Rules for a Flat World – Why Humans Invented Law and How to Reinvent It for a Complex Global Economy

Book by Gillian Hadfield: “… picks up where New York Times columnist Thomas Friedman left off in his influential 2005 book, The World is Flat. Friedman was focused on the infrastructure of communications and technology-the new web-based platform that allows business to follow the hunt for lower costs, higher value and greater efficiency around the planet seemingly oblivious to the boundaries of nation states. Hadfield peels back this technological platform to look at the ‘structure that lies beneath’—our legal infrastructure, the platform of rules about who can do what, when and how. Often taken for granted, economic growth throughout human history has depended at least as much on the evolution of new systems of rules to support ever-more complex modes of cooperation and trade as it has on technological innovation. When Google rolled out YouTube in over one hundred countries around the globe simultaneously, for example, it faced not only the challenges of technology but also the staggering problem of how to build success in the context of a bewildering and often conflicting patchwork of nation-state-based laws and legal systems affecting every aspect of the business-contract, copyright, encryption, censorship, advertising and more. Google is not alone. A study presented at the World Economic Forum in Davos in 2011 found that for global firms, the number one challenge of the modern economy is increasing complexity, and the number one source of complexity is law. Today, even our startups, the engines of economic growth, are global from Day One.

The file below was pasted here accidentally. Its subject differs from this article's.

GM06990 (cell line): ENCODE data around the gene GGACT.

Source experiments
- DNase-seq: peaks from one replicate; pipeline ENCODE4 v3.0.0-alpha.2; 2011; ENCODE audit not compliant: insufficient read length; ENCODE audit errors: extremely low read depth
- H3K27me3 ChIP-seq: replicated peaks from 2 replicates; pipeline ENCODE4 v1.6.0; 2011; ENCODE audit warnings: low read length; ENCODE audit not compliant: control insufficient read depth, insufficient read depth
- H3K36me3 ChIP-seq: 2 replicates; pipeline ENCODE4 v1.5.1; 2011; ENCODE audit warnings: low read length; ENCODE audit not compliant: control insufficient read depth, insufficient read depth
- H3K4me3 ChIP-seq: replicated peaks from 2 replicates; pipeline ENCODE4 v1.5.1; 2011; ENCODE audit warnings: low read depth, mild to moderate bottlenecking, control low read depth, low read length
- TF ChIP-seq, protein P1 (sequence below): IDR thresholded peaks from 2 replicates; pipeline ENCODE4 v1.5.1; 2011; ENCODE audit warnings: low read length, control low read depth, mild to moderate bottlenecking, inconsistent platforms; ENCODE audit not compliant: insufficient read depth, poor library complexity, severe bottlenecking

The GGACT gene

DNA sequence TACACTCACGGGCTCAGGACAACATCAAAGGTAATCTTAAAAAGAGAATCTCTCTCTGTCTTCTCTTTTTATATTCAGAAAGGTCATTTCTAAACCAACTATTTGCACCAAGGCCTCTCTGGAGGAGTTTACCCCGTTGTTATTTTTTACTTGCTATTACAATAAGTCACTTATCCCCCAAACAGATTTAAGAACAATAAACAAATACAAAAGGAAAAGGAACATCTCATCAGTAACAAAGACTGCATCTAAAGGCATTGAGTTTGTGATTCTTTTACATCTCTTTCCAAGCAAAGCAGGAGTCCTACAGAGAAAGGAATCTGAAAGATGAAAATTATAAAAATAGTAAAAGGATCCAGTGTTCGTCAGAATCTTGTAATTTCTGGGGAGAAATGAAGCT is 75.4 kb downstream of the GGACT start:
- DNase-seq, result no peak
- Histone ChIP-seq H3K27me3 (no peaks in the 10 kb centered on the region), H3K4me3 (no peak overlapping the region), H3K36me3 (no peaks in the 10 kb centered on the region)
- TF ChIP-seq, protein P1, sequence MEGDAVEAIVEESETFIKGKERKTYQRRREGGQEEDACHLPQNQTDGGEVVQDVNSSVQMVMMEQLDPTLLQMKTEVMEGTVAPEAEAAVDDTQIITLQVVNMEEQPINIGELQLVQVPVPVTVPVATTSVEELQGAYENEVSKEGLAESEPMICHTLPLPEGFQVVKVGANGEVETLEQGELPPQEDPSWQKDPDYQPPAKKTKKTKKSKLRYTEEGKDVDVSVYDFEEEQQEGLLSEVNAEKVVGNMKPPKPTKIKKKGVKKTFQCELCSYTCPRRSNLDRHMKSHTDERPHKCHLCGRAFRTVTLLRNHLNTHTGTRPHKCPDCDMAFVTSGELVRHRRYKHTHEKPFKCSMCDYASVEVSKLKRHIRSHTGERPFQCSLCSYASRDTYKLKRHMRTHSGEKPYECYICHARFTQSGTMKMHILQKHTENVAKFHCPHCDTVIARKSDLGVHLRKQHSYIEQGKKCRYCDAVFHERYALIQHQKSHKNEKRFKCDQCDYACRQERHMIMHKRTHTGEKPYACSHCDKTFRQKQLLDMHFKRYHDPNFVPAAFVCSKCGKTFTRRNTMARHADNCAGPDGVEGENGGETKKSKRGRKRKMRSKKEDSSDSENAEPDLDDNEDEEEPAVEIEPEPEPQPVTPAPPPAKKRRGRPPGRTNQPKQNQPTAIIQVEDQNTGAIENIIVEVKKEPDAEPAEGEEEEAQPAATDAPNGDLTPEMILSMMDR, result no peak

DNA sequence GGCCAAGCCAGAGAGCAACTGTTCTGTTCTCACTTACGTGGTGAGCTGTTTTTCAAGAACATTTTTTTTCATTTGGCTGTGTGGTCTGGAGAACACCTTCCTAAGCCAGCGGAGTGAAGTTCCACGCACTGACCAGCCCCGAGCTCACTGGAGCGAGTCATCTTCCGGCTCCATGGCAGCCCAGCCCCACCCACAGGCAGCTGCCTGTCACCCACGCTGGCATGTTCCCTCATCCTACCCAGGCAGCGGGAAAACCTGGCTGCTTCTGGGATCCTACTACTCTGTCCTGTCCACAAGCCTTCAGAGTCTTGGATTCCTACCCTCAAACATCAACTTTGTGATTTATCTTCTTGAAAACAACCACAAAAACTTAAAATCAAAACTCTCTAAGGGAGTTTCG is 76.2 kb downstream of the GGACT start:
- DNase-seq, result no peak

Put simply, the law and legal methods on which we currently rely have failed to evolve along with technology. They are increasingly unable to cope with the speed, complexity, and constant border-crossing of our new globally inter-connected environment. Our current legal systems are still rooted in the politics-based nation state platform on which the industrial revolution was built. Hadfield argues that even though these systems supported fantastic growth over the past two centuries, today they are too slow, costly, cumbersome and localized to support the exponential rise in economic complexity they fostered. …

The answer to our troubles with law, however, is not the one critics usually reach for—to have less of it. Recognizing that law provides critical infrastructure for the cooperation and collaboration on which economic growth is built is the first step, Hadfield argues, to building a legal environment that does more of what we need it to do and less of what we don’t. …(More)”